Addiction is an illness, having been recognised as such by the World Health Organisation since 1949; and it is a world-wide problem.
It is the end stage of a process which may be described as starting with a desire; repeated use often giving rise to a habit, progressing with changes centrally in the brain as an attachment, with obsessive thoughts and changes in personality; which may proceed to become an addiction, in which there is loss of choice, compulsion, and characterised by craving.
In the developed world sufferers may be able to conceal their problem, keeping things secret for many years; but ultimately the effects are devastating, ruining relationships and lives. There may be loss of employment, even career; wealth and health; domestic and social violence; failure of relationships and divorce; death.
Addiction in Africa
The extent of alcohol and drug abuse in sub-Saharan African countries is not well known; it is probably no more prevalent than in the UK, perhaps even less.
However, in poor under-developed nations where there is no social security safety net to provide adequate healthcare, unemployment benefit, widows benefit, care for orphans (of which there are many in Africa), pensions, etc., the results may be far more telling; with extreme poverty of both individuals and their families, to the extent of starvation and malnutrition, disease and death.
In addition, the nature of this illness is that it is often hidden and denied; not only by individual sufferers and their families, but also by the communities they belong to. It is a matter of shame; nowhere more so than in rural communities, where the problem is often viewed as being one of “badness” that is unique to their community; without the realisation that it is an illness, a huge problem world-wide, and that there are solutions which may be embraced.
Organisations such as “Alcoholics Anonymous” do occur in large cities, but not in remote rural communities. Here no interventional support is available, other than the generous social norms which generally prevail.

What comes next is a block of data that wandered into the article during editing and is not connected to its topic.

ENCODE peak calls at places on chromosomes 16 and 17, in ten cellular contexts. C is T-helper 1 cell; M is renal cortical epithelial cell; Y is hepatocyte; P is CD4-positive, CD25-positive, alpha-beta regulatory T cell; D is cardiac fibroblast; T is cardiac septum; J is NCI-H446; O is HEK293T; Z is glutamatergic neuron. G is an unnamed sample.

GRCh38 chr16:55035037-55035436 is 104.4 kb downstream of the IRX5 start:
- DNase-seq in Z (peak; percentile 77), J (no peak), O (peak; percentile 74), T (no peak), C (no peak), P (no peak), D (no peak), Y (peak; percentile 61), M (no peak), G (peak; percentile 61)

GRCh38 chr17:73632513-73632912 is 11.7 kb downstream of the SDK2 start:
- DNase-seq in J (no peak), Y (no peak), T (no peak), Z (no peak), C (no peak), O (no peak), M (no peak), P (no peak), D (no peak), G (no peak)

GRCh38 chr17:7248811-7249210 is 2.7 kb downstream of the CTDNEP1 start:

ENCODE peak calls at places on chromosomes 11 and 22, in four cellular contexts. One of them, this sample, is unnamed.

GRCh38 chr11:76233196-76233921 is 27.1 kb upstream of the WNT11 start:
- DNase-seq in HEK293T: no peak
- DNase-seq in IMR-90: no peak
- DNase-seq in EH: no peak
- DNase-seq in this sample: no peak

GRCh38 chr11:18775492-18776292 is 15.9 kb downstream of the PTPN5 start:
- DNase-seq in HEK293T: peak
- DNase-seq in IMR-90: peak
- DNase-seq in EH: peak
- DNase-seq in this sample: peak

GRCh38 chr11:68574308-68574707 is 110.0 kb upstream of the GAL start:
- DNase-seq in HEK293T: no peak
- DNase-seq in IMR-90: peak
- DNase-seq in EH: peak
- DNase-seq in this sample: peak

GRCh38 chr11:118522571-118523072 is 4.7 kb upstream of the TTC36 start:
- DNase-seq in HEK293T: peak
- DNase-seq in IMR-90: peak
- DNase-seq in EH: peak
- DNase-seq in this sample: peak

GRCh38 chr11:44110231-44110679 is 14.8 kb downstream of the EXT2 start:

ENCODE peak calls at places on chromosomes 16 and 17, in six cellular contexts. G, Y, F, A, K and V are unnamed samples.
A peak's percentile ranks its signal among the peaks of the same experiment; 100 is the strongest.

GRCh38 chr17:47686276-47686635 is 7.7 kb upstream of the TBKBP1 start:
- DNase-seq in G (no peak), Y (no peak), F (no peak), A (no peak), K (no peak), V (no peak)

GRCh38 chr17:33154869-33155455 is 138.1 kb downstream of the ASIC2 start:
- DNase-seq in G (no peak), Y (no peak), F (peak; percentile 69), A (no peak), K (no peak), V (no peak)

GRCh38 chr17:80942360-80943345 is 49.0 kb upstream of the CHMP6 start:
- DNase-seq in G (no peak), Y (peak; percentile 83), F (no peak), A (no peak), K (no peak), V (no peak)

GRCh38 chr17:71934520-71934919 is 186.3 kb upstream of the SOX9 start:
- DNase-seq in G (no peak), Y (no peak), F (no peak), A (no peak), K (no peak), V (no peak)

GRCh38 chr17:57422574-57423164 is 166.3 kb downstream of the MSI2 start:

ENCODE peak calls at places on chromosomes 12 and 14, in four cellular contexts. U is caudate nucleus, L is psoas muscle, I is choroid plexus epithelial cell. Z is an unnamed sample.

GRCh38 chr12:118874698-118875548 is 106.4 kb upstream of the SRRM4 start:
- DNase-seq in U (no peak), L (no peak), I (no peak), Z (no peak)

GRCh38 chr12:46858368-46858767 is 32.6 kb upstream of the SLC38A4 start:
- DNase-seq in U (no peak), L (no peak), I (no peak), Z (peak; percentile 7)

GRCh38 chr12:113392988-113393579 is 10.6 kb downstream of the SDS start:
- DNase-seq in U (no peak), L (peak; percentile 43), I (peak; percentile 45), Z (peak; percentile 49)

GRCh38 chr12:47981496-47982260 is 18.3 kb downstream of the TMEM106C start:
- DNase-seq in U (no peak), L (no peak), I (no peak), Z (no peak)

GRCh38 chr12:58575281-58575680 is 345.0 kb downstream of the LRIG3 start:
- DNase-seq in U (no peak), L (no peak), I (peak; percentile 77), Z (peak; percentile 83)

By far the commonest addiction we have encountered is to alcohol. This usually takes the form of “beer”, drunk mostly by the men, but most often brewed by the women, who do so to make money, particularly if their drunken husband cannot work. The beer is made from millet or maize flour.
One method of production described to us is as follows: dig a pit, as much as three feet deep, and line it with banana leaves; fill it with the flour and add water; cover the pit with banana leaves; remove the mixture after five days; fry the paste until it becomes black, grind it, add water and yeast, before leaving it for a further three days; then add hot water, drink and enjoy!
Sachets of pure alcohol may be added to give it an extra kick. The stronger the brew, the easier it is to sell, and it will command a higher price. Such sachets of alcohol are readily available and cheap; they are often bought by children for “refreshment” at school.
A common sight is groups of perhaps 10 men sitting in a circle around a pot, each using a tube to drink from the porridge-like brew, which is still fermenting with bubbles of gas bursting on the surface. On a one hour afternoon journey through rural villages in Uganda – at a time when the women were seen hard at work in the fields – we passed more than 25 such groups.
Incapacity of head of household
In the situation of a husband who is incapable of working, women may have to resort to other ways of obtaining money to meet family needs; including gambling, which is in itself addictive and becoming much more of a problem; also prostitution with all the attendant risks of sexually transmitted diseases including AIDS, and unwanted pregnancies.
Men who have been rendered impotent as a result of their drinking will know that a child is not theirs, with resultant violence towards both child and mother.
Drug addiction is seen to be on the increase, particularly among young people, most common being the growth and use of marihuana; but also heroin, the opium poppy being locally grown, and even exported. It was reported to us that synthetic substances are becoming increasingly available.
Lives are spoiled and need to be re-made. He does it! Grace:
“the vessel that he was making from clay was spoiled in the hand of the potter; so he made it over, reworking it into another vessel as it seemed good to the potter to make it” Jer 18:4 (Amp).